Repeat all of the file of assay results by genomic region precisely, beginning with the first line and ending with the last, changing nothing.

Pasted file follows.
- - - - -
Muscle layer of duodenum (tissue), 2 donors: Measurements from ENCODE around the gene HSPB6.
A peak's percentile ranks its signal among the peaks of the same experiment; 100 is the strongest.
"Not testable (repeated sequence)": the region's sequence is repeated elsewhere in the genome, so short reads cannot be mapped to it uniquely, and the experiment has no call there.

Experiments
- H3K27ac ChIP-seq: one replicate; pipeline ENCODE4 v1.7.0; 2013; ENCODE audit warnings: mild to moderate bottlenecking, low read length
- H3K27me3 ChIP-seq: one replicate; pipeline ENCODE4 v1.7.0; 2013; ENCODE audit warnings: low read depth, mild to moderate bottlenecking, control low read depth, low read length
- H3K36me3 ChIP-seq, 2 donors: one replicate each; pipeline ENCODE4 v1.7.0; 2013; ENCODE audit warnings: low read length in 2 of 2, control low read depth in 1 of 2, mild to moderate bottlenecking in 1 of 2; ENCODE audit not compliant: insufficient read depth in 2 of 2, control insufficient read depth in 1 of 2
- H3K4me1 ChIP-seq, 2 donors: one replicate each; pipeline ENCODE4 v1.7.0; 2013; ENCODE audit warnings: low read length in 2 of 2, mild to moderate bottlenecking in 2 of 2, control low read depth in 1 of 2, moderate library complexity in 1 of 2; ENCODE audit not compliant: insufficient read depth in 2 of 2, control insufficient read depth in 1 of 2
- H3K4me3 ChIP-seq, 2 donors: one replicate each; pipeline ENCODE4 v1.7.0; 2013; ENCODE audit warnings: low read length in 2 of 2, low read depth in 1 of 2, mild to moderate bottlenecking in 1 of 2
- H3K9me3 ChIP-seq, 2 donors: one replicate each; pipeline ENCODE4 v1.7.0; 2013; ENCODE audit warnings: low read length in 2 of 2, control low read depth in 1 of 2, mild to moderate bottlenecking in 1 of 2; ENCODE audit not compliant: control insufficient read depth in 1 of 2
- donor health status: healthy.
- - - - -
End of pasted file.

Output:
Muscle layer of duodenum (tissue), 2 donors: Measurements from ENCODE around the gene HSPB6.
A peak's percentile ranks its signal among the peaks of the same experiment; 100 is the strongest.
"Not testable (repeated sequence)": the region's sequence is repeated elsewhere in the genome, so short reads cannot be mapped to it uniquely, and the experiment has no call there.

Experiments
- H3K27ac ChIP-seq: one replicate; pipeline ENCODE4 v1.7.0; 2013; ENCODE audit warnings: mild to moderate bottlenecking, low read length
- H3K27me3 ChIP-seq: one replicate; pipeline ENCODE4 v1.7.0; 2013; ENCODE audit warnings: low read depth, mild to moderate bottlenecking, control low read depth, low read length
- H3K36me3 ChIP-seq, 2 donors: one replicate each; pipeline ENCODE4 v1.7.0; 2013; ENCODE audit warnings: low read length in 2 of 2, control low read depth in 1 of 2, mild to moderate bottlenecking in 1 of 2; ENCODE audit not compliant: insufficient read depth in 2 of 2, control insufficient read depth in 1 of 2
- H3K4me1 ChIP-seq, 2 donors: one replicate each; pipeline ENCODE4 v1.7.0; 2013; ENCODE audit warnings: low read length in 2 of 2, mild to moderate bottlenecking in 2 of 2, control low read depth in 1 of 2, moderate library complexity in 1 of 2; ENCODE audit not compliant: insufficient read depth in 2 of 2, control insufficient read depth in 1 of 2
- H3K4me3 ChIP-seq, 2 donors: one replicate each; pipeline ENCODE4 v1.7.0; 2013; ENCODE audit warnings: low read length in 2 of 2, low read depth in 1 of 2, mild to moderate bottlenecking in 1 of 2
- H3K9me3 ChIP-seq, 2 donors: one replicate each; pipeline ENCODE4 v1.7.0; 2013; ENCODE audit warnings: low read length in 2 of 2, control low read depth in 1 of 2, mild to moderate bottlenecking in 1 of 2; ENCODE audit not compliant: control insufficient read depth in 1 of 2
- donor health status: healthy.